COGS 163 Brainiacs Blog Post 3 — Leptin and Reproductive Systems

Welcome back Leptin fanatics, it’s Pari from the Brainiacs ready to get down to the nitty gritty; we’re not talking about the birds and bees here, but more specifically to continue the discussion regarding Leptin associated with feeding efficiency and to touch upon the importance of Leptin in our reproductive systems.

I’d like to bring us back to about eleven hours ago. Within that time (in some divine miracle), I had just taken my last couple strides to completing my first half marathon.

As my body’s momentum finally came to a screeching halt, I could feel every ounce of my body shutting down. I had just exerted all my energy to get through that last mile. My head was throbbing, my breath was short, and I felt like I was falling through the depths of hell. I’m being dramatic, but from a biological standpoint my body was not, it was simply SCREAMING with frustration. From waking up at 5am to running through the finish line of the half marathon around 11:30am, I had spent 6 hours exerting energy, and had failed to give my body fuel throughout the day like I normally would. Feeling winded, I sat and took a breath. As my body began to regulate again, one thing became very clear: the Leptin in my body was requesting the need for Neuropeptide Y (NPY) to signal feeding in my body! (aka, I was incredibly hungry).

Let us recall, Leptin is our body’s feeding signal, alerting the brain through stimulation of the Orexogenic “to eat” pathways or Anorexogenic “no eat” pathways. While the Anorexogenic pathway inhibits feeding through a decrease of food intake by POMC and CART, the Orexogenic pathway promotes feeding and the increase of food intake through AgRP, NPY, Orexin and Galanin. Moments before the race ended, I began to think about how incredible a baked bear mint chocolate chip ice cream sandwich would sound. Similar to how your body is most likely reacting now, this caused a cascade of insulin release which in-turn prepared my body for what it was extremely eager to ingest. Insulin then signaled NPY by binding to receptors and attaching to NPYR-5. This then stimulated the Lateral Hypothalamic Area which in turn stimulated the Orexogenic “eat” pathway.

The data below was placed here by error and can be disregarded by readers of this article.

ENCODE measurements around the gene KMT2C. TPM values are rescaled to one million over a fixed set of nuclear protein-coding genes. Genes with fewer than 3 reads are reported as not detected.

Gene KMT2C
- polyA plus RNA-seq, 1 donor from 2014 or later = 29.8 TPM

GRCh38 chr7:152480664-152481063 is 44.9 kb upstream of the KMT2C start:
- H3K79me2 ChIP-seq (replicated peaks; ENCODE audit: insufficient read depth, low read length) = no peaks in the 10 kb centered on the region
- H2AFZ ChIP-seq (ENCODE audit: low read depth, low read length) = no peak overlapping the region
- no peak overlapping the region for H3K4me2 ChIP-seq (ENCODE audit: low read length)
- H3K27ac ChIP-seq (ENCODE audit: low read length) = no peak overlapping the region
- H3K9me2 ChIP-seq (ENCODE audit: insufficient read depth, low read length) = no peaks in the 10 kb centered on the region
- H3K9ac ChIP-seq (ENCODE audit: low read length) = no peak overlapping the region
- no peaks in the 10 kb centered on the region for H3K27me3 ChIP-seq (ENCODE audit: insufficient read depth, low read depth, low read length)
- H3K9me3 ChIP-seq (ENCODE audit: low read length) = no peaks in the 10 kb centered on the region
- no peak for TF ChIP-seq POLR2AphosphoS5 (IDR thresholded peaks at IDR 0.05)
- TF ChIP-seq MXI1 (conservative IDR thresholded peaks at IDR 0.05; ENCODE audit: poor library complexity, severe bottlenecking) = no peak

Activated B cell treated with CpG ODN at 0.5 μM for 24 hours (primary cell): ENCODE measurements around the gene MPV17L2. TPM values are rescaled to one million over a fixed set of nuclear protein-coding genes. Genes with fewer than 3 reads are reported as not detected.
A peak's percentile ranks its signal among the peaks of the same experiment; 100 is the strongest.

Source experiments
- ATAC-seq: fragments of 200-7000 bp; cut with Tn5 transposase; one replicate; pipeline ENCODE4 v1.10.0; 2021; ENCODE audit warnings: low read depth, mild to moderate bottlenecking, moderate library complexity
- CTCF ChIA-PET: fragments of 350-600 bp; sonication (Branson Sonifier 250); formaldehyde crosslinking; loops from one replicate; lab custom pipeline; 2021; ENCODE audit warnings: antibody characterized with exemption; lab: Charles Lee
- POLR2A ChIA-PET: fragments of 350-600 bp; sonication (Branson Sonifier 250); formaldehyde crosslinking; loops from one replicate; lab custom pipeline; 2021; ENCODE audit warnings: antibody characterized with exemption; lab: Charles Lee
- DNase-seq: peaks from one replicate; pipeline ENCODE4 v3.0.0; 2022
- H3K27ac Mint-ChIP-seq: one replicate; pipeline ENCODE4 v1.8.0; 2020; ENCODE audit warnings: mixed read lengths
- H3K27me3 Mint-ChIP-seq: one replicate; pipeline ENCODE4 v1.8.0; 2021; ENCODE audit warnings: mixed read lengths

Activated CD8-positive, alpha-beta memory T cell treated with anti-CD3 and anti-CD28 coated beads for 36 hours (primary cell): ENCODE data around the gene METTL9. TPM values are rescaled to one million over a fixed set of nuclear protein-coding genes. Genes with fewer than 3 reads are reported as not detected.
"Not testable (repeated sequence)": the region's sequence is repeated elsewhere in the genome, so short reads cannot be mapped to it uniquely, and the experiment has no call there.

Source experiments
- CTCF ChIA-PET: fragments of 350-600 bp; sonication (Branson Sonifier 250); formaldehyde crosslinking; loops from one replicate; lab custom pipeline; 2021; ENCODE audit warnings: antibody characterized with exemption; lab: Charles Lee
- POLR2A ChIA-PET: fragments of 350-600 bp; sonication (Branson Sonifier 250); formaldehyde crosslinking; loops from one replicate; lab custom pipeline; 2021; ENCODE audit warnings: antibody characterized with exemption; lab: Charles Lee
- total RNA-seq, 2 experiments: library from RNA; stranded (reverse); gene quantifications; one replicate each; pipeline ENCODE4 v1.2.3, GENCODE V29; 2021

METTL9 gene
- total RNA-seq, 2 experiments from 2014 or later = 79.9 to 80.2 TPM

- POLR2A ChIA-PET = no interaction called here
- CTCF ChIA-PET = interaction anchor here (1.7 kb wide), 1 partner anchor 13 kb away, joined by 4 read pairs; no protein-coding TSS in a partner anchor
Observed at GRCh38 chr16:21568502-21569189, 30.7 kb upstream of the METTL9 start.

In order to prevent one from eating 2–3 of these ice-cream sandwiches after a race (believe ME, this still may have been possible), the brain must be able to identify the amount of Leptin that has been used, allowing Leptin to bind to the OBRb receptor, signaling the Anorexigenic “no eat” signal through POMC, decreasing food intake as well as feeding efficiency. CART receptors are also in effect here, however the OBRb receptor signals CART by binding to NPY-5 once more, signaling the Orexigenic “eat” pathway once more.

Now I’m sure you’re starting to wonder how this ties in to our reproductive systems and reproduction. Let’s take a closer look.

(Chou 2014)

For those who are healthy, or have normal functioning leptin receptors, it is extremely easy for a fetus to grow within the mother’s body because the mother is well-nourished. Mal-nourishment due to a decrease in feeding (inability to inhibit the anorexigenic “no eat” pathway) creates a low probability for a child to be born. This is due to symptoms that arise from anorexia. When the mother becomes malnourished or characterized as anorexic, she will often have reduced levels of estrogen which cause reductions or eradication of menstruation. This occurs because Leptin regulates how much adipose tissue is available for energy release in the body. Similarly, Leptin signals hormone release from the pituitary glands, stimulating ovulation, and later monitoring the menstrual cycle as well. On the other hand, having too much food as a pregnant mother doesn’t help one’s case either. Obesity during pregnancy causes a surge in glucose levels, leptin, and other neuropeptides that create an unbalance in homeostatic regulation of menstruation. This causes a number of different deficits such as gestational diabetes and also affects hypothalamic development.

While many believe non-functioning Leptin receptors are a lost cause, Metreleptin has been analogous to Leptin action, stimulating the release of luteinizing hormone (same hormone released by Leptin) to aid the menstrual cycle. While this is no quick fix, Metreleptin is an incredible breakthrough that has allowed for communication between the uterus and hormones such as Estrogen and Progesterone, all crucial aspects of female reproduction pathways.

I hope this provided some insight onto neural mechanisms underlying Leptin and Orexigenic/Anorexigenic pathways. Next time someone asks you about the birds and the bees, feel free to throw this story at them. We’ll catch you back here next week!

References

  1. Chou, H. & Mantzoros, C. (2014). Role of leptin in human reproductive disorders. Thermatic Review. 223:1.
  2. Chou, H., Chamberland, J.P., Liu, X., Matarese, G., Gao, C., Stefanakis, R., Brinkoetter, M.T., Gong, H., Arampatzi, K., & Mantzoros, C.S. (2011). Leptin is an effective treatment for hypothalamic amenorrhea. PNAS, 108(16), 6587. Retrieved from http://pages.ucsd.edu/~mboyle/COGS163/pdf-files/Leptin%20is%20an%20effective%20treatment%20for%20amenorrhea-2011-Chou-6585-90.pdf
  3. Chehab, F. (2014). Leptin and reproduction: past milestones, present undertakings, and future endeavors. Journal of Endocrinology. 233, T37-T48. Retried from http://pages.ucsd.edu/~mboyle/COGS163/pdf-files/Leptin%20and%20reproduction-20-year-review.pdf